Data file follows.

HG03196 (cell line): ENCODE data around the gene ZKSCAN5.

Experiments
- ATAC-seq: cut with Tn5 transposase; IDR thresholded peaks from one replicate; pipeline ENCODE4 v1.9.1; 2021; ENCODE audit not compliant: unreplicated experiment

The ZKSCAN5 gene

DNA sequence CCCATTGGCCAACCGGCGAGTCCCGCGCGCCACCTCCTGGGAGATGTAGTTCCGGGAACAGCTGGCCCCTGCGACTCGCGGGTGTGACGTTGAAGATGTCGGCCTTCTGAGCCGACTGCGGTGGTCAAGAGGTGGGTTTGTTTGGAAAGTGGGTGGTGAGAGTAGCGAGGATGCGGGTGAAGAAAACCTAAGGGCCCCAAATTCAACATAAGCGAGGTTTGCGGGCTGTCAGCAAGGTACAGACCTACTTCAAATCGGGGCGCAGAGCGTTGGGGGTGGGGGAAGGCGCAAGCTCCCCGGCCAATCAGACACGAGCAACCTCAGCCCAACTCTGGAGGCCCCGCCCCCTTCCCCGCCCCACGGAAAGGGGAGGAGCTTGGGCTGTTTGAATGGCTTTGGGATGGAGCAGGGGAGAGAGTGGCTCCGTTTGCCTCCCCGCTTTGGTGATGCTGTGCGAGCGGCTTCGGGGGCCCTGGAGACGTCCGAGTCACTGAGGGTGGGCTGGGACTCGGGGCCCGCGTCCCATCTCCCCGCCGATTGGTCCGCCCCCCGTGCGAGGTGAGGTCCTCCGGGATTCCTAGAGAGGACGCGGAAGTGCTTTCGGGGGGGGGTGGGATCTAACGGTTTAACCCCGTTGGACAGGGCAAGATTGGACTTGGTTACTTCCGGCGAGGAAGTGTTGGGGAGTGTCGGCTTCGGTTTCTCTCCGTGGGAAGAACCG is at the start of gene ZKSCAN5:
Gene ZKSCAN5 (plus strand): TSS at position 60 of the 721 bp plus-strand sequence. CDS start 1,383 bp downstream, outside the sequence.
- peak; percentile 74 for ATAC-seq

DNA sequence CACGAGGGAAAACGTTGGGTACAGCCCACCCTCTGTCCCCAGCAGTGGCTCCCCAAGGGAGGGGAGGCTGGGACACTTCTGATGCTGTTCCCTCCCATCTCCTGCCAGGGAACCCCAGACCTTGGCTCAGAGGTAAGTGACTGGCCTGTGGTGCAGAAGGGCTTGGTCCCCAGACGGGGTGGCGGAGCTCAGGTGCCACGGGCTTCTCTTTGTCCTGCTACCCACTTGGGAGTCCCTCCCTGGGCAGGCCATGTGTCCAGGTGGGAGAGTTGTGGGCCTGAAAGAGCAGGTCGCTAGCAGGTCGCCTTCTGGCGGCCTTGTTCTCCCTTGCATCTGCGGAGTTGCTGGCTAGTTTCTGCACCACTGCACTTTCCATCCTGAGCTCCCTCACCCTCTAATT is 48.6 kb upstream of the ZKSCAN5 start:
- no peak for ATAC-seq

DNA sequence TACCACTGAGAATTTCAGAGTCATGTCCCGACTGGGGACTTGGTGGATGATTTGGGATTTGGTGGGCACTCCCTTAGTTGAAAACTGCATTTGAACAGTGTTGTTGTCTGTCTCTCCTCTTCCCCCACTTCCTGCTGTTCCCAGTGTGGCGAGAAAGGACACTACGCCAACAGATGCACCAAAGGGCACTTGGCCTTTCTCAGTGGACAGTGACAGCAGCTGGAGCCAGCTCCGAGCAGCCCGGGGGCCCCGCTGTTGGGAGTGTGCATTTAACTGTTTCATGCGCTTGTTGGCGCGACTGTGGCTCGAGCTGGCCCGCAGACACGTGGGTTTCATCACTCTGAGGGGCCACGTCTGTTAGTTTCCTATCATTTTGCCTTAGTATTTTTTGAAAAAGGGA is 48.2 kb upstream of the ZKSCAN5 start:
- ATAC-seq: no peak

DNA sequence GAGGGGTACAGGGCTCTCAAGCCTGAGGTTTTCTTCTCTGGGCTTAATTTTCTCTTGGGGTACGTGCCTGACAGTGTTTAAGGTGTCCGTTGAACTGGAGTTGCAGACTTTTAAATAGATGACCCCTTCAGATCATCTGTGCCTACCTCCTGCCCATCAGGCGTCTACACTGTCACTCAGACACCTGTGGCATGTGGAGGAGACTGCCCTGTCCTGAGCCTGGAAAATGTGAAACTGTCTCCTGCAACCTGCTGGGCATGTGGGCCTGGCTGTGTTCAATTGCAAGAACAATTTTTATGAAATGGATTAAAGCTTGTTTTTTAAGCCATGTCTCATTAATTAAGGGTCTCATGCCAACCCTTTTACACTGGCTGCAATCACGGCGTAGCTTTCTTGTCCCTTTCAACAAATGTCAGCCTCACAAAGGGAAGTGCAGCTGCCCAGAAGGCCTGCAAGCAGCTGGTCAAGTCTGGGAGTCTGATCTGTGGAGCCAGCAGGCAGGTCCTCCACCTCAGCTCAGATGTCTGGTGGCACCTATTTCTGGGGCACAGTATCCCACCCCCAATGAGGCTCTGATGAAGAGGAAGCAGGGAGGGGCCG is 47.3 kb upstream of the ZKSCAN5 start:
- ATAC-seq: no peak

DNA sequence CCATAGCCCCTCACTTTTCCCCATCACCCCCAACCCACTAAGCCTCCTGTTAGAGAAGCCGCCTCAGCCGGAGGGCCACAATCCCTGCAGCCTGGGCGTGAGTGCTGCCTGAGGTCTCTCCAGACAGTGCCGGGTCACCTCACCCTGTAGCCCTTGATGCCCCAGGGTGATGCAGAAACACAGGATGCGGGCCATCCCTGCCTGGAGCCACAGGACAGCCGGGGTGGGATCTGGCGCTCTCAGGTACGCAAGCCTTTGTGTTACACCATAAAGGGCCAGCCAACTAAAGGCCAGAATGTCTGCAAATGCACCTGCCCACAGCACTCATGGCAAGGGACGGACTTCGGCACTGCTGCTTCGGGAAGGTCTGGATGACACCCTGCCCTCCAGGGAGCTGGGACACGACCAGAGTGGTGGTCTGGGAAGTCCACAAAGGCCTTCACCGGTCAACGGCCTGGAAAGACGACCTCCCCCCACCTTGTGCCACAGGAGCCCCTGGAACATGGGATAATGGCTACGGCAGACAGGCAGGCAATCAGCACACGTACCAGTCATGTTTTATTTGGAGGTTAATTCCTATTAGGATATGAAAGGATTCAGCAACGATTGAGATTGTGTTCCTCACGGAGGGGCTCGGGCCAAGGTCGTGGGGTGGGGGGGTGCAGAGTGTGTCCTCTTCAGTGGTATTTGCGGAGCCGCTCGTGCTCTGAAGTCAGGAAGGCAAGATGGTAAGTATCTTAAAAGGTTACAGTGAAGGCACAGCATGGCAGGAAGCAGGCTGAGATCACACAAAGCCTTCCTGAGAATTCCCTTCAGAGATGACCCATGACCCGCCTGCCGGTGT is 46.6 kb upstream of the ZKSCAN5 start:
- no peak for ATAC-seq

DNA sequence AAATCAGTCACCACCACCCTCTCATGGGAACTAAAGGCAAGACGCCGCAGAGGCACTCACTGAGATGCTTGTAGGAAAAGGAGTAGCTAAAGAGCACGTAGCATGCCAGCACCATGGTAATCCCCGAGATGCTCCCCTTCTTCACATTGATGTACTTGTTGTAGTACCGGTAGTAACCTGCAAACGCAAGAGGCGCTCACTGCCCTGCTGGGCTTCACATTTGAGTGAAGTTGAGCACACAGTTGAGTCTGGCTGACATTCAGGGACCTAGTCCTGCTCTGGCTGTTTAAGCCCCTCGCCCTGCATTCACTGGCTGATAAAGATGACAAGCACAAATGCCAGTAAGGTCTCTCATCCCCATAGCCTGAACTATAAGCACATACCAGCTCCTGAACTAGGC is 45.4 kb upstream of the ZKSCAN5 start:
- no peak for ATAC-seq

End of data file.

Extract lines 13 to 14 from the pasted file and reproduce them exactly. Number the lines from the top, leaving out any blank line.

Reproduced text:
- ATAC-seq: no peak

DNA sequence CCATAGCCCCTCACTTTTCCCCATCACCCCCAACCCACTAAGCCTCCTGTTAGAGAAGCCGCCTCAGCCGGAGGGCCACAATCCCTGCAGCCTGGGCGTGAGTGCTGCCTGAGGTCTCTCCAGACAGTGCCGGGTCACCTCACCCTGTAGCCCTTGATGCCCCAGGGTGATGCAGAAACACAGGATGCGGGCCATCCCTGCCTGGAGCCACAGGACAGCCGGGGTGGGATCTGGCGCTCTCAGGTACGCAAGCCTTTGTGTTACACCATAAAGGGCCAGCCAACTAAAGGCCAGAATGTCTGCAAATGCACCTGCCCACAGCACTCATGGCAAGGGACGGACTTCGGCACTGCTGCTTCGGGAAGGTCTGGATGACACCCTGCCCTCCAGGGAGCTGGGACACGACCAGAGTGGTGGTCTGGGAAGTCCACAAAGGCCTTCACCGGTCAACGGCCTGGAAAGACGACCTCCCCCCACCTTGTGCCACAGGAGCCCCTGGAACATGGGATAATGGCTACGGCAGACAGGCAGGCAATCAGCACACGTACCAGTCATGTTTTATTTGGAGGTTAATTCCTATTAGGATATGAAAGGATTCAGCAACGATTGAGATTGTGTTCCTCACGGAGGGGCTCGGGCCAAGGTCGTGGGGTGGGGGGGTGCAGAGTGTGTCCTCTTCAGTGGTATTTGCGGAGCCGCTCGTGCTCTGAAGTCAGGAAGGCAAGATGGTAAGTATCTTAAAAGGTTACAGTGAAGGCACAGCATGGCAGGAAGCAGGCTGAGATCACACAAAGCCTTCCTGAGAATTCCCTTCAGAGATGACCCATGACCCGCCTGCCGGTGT is 46.6 kb upstream of the ZKSCAN5 start: